NIH Approves New Stem Cell Lines to Research

The National Institutes of Health said Wednesday that it approved 13 human embryonic stem cell lines for use by federally financed researchers, The Wall Street Journal reported.

The approval followed President Barack Obama's decision to lift restrictions on federal funding for embryonic stem cell research, which President George W. Bush had implemented.

Embryonic stem cells show potential for treating various diseases, because they can develop into many types of tissue. However, actual use of the stem cells has yet to be approved.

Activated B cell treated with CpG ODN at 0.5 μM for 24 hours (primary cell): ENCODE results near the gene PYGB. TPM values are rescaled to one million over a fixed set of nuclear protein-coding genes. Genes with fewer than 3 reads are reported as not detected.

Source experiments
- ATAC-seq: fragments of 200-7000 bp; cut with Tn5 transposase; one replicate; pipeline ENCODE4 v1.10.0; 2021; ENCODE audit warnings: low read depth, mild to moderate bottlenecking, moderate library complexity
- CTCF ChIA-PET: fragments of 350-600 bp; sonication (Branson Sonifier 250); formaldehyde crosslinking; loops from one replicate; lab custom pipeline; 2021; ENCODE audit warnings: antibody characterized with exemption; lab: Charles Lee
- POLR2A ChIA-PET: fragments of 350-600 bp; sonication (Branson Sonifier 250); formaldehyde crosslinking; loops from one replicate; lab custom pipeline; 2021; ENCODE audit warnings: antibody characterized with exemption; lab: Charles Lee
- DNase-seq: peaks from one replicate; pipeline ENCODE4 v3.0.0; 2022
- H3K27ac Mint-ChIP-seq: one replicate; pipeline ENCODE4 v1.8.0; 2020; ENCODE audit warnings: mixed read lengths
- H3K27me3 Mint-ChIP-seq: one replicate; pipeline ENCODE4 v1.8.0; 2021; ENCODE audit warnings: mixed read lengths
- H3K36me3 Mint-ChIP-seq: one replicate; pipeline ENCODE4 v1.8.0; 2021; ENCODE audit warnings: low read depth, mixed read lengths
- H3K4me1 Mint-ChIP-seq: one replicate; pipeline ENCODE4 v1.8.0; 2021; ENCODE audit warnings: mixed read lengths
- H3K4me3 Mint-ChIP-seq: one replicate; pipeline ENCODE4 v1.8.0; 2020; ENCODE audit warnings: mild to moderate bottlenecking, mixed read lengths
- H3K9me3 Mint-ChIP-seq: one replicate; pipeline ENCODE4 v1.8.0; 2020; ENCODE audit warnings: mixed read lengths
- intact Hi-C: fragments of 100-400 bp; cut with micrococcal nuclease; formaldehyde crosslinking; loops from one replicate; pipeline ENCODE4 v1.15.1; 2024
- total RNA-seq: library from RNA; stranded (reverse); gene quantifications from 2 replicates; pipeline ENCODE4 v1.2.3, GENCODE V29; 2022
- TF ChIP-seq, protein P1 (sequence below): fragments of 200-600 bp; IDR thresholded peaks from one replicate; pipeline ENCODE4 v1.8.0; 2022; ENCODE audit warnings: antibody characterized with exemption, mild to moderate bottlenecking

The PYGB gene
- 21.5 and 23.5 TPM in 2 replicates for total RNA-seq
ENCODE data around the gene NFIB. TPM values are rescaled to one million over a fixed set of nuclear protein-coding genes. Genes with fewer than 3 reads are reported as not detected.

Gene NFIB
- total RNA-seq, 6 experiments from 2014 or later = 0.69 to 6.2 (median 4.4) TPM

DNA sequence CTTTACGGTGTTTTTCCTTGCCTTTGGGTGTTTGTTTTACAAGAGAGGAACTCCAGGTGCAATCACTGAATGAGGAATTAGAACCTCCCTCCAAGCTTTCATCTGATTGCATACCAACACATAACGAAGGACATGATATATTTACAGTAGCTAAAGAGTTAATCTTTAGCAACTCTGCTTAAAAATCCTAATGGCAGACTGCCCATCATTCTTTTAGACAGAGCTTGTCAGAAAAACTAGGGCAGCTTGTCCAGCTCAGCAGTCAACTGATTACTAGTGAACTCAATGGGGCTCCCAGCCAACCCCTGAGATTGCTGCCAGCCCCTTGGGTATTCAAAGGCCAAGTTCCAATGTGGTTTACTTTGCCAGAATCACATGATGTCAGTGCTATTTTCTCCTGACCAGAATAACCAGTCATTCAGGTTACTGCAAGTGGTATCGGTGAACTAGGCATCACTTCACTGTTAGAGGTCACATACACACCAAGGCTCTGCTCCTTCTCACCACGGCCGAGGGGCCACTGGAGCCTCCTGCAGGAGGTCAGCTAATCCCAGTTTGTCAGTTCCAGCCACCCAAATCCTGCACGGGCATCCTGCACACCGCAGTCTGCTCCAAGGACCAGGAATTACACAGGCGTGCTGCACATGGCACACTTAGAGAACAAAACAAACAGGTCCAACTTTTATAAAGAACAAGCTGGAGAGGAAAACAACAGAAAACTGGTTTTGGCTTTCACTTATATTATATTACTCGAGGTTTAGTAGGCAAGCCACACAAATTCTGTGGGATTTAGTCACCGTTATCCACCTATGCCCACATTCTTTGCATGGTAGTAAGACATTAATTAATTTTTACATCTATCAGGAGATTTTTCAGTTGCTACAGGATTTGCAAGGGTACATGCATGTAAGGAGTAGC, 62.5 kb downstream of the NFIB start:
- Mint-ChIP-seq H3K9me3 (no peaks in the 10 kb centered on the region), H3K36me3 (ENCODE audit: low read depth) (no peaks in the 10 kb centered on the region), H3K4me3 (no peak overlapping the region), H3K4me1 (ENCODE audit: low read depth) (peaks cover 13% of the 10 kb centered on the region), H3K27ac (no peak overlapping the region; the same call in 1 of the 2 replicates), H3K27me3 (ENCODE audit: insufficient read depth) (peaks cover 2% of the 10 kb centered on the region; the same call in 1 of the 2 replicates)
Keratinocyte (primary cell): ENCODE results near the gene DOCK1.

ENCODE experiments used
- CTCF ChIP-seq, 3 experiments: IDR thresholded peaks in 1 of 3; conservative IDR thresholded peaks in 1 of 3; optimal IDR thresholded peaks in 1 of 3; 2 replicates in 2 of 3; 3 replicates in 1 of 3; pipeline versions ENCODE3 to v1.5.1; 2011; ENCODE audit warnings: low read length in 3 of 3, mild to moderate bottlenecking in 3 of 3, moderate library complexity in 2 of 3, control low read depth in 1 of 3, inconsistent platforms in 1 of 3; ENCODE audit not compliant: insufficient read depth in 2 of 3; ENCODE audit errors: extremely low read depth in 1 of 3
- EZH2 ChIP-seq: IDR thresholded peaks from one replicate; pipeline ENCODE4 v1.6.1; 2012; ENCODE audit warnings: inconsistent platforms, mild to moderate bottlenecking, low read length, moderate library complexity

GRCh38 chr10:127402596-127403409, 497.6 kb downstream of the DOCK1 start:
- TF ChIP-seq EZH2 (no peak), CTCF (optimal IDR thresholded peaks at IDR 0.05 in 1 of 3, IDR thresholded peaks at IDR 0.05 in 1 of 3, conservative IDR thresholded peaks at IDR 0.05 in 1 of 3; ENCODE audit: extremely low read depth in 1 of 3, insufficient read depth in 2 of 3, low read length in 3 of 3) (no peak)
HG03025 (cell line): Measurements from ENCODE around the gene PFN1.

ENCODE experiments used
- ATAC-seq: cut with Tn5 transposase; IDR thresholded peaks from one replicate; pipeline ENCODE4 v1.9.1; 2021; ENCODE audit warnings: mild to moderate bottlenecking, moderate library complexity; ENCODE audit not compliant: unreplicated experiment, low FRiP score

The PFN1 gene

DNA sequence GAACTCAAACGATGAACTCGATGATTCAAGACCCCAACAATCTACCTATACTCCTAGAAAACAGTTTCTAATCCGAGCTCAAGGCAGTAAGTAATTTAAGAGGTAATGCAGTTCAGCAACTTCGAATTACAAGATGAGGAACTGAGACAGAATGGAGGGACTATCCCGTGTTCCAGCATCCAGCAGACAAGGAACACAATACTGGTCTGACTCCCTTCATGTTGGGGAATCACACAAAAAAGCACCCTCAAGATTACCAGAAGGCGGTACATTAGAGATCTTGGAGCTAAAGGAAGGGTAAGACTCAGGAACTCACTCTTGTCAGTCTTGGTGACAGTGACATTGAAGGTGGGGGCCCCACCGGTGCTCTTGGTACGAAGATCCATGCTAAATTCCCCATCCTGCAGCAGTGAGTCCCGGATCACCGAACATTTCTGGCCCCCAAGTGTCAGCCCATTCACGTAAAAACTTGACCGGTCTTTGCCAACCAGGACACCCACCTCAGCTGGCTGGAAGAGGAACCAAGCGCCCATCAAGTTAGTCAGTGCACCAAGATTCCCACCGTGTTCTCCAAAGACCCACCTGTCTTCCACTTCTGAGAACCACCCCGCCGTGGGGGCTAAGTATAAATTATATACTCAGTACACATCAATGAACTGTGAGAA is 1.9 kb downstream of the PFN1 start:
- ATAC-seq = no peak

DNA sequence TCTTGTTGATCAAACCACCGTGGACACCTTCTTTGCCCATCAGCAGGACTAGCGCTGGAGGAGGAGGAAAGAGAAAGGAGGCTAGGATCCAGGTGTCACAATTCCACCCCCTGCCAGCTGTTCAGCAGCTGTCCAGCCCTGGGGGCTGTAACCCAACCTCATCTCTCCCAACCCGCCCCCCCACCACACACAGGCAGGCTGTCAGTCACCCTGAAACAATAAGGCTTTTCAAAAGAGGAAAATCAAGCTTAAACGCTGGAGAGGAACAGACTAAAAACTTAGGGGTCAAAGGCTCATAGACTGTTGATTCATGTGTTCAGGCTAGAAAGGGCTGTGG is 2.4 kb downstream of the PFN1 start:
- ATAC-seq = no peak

Rockefeller University in New York City developed two of the stem cell lines while the Children's Hospital in Boston developed the other 11. The NIH is reviewing 96 lines, some of which may be approved by Friday.

The New York Times reported that opponents of embryonic stem cell research said that researchers should focus on adult cells, which could be reprogrammed to the embryonic state.

Though adult cells induced into the embryonic stage are very similar to actual embryonic stem cells, they are not identical and are riskier to use. The adult cell may turn on its defenses when being forced into the embryonic stage and will be useless to researchers.

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